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When Kelly Gissendaner’s husband, Doug, was murdered in February 1997, it only took police a couple of weeks to cut to the truth: The 28-year-old wife had orchestrated the killing with her lover, 43-year-old Greg Owen.
For many years, Kelly would become the only woman on death row in the state of Georgia, turning her life around behind bars. But her own children would wait to hear the truth from her lips almost until the day of her death, according to “Killer Couples” on Oxygen.
Kelly and Doug had been married in 1989 and divorced in 1993, but they came back to each other about a year and a half later. Their resumed relationship didn’t flourish, however. Kelly wracked up debt while Doug was serving overseas in the military and when he returned, she made a habit of going out partying.
She also held onto the lover she had shacked up with in the interim: Greg Owen, an alcoholic who was completely enamored with Kelly. The pair met in 1995 and by November 1996, Kelly had convinced him the only way they would be together was if Doug was out of the picture, Owen told police weeks after Doug’s killing. Kelly envisioned a sizeable life insurance payout and keeping the house and her kids, all while getting to be with her lover.
The night of Feb. 7, 1997, Kelly brought Owen to her house and armed him with a nightstick and a six to eight-inch hunting knife, according to a Georgia State Attorney General release. She then went out drinking with some friends — her alibi. When Doug returned home that night, Owen jumped him and forced him to drive out to a remote location in his own car.
He then walked Doug out of the car and ordered him to his knees. He took his wedding band and watch, to suggest a robbery, then hit him over the head with the nightstick and stabbed him more than eight times in the neck.
Kelly arrived at the scene to make sure things were going to plan; then the couple took the two cars about three-quarters of a mile up the road and torched Doug’s, according to the state AG release.
Of course, Owen eventually confessed to police on February 24 and was charged with felony murder. The next morning, police arrested Kelly at home. She denied everything, so police offered Owen a plea deal: testify against Kelly and receive a life sentence, with the condition that he not apply for parole for 25 years. He took it.
Kelly went to trial on Nov. 2, 1998, facing the death penalty. Her attorneys’ chief defense strategy was attacking Owen’s credibility, since he was the prosecution’s star witness. However, prosecutors also produced a friend of Kelly’s who said she had confessed on the phone to the murder, as well as a cellmate who alleged Kelly tried to hire someone from inside prison to beat up that friend before she could testify.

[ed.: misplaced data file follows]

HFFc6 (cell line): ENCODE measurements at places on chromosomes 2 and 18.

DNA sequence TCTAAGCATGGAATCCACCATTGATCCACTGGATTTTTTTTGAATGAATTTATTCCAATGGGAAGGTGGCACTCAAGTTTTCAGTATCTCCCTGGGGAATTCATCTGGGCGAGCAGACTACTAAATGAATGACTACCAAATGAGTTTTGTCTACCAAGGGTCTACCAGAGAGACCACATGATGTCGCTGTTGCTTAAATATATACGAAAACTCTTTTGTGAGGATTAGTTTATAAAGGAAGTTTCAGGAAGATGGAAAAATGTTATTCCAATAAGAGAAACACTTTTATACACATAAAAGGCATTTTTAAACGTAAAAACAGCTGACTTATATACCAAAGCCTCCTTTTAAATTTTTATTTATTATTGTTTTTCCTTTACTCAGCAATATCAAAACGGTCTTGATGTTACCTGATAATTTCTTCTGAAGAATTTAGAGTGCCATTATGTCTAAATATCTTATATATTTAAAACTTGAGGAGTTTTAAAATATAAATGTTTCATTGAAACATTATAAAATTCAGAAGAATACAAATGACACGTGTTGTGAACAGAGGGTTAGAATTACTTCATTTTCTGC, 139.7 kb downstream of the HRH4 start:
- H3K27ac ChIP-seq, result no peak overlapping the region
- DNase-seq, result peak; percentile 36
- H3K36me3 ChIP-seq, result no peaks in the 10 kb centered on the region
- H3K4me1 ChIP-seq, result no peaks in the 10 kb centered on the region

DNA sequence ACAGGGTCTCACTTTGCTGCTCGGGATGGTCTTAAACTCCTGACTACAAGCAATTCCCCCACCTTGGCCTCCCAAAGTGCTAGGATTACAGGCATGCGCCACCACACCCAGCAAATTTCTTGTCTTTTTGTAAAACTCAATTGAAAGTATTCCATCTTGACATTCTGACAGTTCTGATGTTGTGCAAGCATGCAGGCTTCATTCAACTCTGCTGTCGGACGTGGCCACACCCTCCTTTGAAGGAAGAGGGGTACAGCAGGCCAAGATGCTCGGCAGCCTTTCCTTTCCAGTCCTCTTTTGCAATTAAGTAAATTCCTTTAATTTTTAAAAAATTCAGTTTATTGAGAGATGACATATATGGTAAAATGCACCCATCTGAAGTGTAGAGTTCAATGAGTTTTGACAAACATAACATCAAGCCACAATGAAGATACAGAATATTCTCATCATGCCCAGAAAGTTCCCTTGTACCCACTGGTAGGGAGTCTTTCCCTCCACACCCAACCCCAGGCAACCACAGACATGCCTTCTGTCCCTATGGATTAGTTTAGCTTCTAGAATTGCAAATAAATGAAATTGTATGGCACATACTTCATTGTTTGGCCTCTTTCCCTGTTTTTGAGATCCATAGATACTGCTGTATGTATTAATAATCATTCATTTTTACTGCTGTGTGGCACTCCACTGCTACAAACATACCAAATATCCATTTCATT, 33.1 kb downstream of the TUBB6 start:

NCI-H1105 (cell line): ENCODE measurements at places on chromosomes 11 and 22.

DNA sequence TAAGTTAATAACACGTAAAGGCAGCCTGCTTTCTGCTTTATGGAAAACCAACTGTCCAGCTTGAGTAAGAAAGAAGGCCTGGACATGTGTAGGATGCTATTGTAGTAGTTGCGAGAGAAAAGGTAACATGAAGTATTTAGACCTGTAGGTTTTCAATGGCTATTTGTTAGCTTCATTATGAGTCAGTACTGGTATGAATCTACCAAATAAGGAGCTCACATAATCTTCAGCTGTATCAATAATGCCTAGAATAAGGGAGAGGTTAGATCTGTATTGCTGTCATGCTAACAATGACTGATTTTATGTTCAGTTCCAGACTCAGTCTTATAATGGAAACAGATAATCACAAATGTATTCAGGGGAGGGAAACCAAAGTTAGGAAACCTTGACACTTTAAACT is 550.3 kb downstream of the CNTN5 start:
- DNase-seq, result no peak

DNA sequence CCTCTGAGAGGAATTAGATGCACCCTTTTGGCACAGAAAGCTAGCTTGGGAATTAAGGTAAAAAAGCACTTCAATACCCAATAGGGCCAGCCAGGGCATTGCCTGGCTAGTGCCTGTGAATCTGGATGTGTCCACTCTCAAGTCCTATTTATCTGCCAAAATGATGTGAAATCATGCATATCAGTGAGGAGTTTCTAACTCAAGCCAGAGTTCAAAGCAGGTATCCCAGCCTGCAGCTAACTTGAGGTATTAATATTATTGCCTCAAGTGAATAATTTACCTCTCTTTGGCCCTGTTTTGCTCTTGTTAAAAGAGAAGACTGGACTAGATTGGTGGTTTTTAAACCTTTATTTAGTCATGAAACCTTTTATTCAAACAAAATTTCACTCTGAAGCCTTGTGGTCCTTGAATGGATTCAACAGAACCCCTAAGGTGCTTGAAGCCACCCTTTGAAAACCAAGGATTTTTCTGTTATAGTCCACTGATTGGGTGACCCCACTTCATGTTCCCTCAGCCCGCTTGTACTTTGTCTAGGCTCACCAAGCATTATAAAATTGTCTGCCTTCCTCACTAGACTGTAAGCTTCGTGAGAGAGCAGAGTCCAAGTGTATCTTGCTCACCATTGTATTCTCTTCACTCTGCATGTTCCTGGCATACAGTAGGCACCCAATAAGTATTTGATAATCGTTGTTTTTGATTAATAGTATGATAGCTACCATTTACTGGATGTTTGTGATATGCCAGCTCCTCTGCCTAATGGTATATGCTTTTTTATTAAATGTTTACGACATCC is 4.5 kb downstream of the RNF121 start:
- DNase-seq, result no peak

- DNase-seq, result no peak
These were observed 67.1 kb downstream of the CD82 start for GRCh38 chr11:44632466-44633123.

A jury found her guilty after a few hours of deliberations, and she was sentenced to death.
“That’s the meanest woman alive,” one juror was heard to say after the verdict was read, according to authorities on “Killer Couples.”
But over the next 16 years, Kelly underwent a transformation. Inmates reported being counseled by her and even, in one case, talked down from suicide. She was “the best example of a prisoner being rehabilitated,” true crime author Lyn Riddle said.
After seven years of avoiding Kelly, her son Dakota Brookshire visited her for the first time, according to Baptist News Global. Brookshire was 3 at the time of the murders and said he grew up hating his mother and what she had done.
However, miraculously, they started a new relationship when they reunited. Brookshire recalled his mom admitting that she had “really messed up” for the past 16 years and asking for the first time what she could do for him.
“It wasn’t about her no more; it was about us kids,” Brookshire told producers. “That right there proved to me that she had changed.”
Still, though, Kelly’s kids had never heard the truth from her mouth.
Just before her last shot at clemency was denied — even a letter from the pope pleading mercy was met by deaf ears at the Georgia Board of Pardons and Parole — Kelly saw her kids face to face for the last time.
Dakota asked her a final time to tell them the truth.
“What do you have to lose?” he asked his mother.
Kelly admitted that she planned every aspect of their father’s murder. Brookshire called it a “big relief” to finally heard the words from his mother.
On Sept. 29, 2015, corrections officers marched Kelly to the chamber where she would receive the lethal injection. Right up to the moment she lost consciousness, she was singing “Amazing Grace,” according to Riddle.
For more on Doug Gissendaner’s murder, including an emotional interview with Kelly’s son, watch “Killer Couples” at Oxygen.com and airing Thursdays at 8/7c.
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